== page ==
Blog: 26 April 2020
"Wake Up." –Matthew 26:46
A good friend of mine is having trouble sleeping. In the middle of the night he wakes up thinking about the potential implications of the pandemic. Even in the best of circumstances he’s hardwired to worry—something which makes him brilliant in his line of work. But being alone in his active brain, in the middle of the night, produces abnormal levels of anxiety.
“Instead of worrying,” he shared with me this Sunday morning. “I decided to use the time to write a letter to my children.”
“I know I’m sounding a little morbid,” he confessed. “I don’t think I’ll die from the coronavirus, but I decided to write down everything I’ve wanted to share with them. You can’t necessarily predict the circumstances around your death.”
And so he wrote a beautiful, thoughtful, father-endearing two page email to his four adult children. He encouraged them, confessed some of his failures as a father, shared his favorite memory with each child growing up, expressed his reason for believing in God and gave them some fatherly advice about living in a post-coronavirus world. At 3am, he pressed the send button.
“You need to do it,” he challenged me. “I was surprised by the responses of my kids—and their spouses. It’s been really encouraging and enlightening.”
My friend got me thinking about the importance of last words...and how I can better use this unusual moment to share what I’ve never had time to share.
Years ago I heard a memorable interview on NPR with an aging Holocaust survivor. I forget many details, but my memory has never released her main point. As a preteen girl, she recalled being herded onto a train with other Jewish children. “I was with my younger brother,” she remembered. “He lost one of his shoes in the scuffle. I scolded him.”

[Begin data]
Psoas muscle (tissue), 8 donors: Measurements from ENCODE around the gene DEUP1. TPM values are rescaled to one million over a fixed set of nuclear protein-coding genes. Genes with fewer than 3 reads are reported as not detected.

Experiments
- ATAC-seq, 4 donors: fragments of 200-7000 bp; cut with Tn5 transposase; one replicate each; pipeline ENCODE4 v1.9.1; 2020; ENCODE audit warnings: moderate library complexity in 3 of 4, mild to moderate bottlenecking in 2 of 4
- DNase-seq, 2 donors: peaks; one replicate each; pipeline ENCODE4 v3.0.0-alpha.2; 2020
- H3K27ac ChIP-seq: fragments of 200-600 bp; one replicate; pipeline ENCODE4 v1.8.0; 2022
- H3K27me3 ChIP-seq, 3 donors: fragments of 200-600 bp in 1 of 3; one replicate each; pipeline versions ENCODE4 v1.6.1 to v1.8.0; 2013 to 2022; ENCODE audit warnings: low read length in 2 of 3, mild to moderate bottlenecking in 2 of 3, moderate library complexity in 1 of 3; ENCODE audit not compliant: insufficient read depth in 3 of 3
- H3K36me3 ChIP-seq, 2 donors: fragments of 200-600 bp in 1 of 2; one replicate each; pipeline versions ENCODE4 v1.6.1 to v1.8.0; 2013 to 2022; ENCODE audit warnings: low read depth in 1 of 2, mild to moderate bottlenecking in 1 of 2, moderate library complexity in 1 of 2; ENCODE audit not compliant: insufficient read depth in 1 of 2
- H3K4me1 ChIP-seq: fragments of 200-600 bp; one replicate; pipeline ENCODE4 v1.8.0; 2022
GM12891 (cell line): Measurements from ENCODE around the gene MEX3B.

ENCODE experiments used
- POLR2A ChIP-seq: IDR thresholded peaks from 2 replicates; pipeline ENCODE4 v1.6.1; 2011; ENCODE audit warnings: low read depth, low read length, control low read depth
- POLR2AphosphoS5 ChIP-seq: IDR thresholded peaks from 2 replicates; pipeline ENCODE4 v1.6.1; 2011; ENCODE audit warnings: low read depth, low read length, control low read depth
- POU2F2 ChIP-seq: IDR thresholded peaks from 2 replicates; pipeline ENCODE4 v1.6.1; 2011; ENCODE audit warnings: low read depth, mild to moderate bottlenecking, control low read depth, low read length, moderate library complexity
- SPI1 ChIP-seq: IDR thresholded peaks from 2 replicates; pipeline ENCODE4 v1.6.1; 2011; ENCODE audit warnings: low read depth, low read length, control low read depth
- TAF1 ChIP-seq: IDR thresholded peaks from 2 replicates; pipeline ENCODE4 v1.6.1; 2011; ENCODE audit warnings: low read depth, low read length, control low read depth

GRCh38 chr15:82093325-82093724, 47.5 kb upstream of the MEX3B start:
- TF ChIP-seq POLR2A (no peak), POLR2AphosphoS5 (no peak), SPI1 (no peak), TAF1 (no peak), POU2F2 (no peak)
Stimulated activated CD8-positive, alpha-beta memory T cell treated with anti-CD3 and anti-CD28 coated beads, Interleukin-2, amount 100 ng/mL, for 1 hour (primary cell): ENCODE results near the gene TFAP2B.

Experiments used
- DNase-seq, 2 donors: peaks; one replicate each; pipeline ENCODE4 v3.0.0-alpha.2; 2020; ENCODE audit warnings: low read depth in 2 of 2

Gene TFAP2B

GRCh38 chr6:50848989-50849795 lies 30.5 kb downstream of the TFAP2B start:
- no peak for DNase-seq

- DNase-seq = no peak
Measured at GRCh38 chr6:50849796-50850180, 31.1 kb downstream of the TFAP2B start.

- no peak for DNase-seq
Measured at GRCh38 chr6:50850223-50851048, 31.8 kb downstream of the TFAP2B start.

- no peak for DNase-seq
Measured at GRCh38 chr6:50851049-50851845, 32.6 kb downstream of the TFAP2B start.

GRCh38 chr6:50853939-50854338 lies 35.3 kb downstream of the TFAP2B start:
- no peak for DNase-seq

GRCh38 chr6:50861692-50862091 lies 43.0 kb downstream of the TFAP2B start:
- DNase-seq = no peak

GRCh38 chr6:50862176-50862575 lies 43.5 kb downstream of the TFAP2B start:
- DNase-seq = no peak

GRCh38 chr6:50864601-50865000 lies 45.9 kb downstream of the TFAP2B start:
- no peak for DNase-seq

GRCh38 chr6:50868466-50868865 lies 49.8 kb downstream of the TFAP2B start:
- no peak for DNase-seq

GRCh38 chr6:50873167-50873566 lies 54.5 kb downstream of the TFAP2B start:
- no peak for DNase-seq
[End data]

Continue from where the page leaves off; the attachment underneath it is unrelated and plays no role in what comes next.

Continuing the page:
A few minutes later brother and sister were separated and sent to different concentration camps, never seeing one another again. “It’s the biggest regret of my life. My last words to my little brother....I reprimanded him over something as inconsequential as a lost shoe.” She concluded, “I’ve tried to live the remainder of my life carefully choosing the words I speak to people—just in case they are my last.” That’s a life lesson.
Do you remember the last words Jesus shared with his disciples in the Garden of Gethsemane? “Wake Up.” He repeated them twice because his disciples slept through the moment. I’ll concede it was a difficult and confusing moment. I would have done the same. But they missed what was happening. In the words of Jean-Pierre de Caussade, they failed to appreciate “...the sacrament of the moment.” Blaise Pascal echoes those sentiments when he called the disciples' performance the “Gethsemane Sleep”.
I’ve got some homework to do this week. I need to stay awake to the moment, reflect thoughtfully on words I need to share and write a few letters. When completed, I hope to have the courage to press...SEND.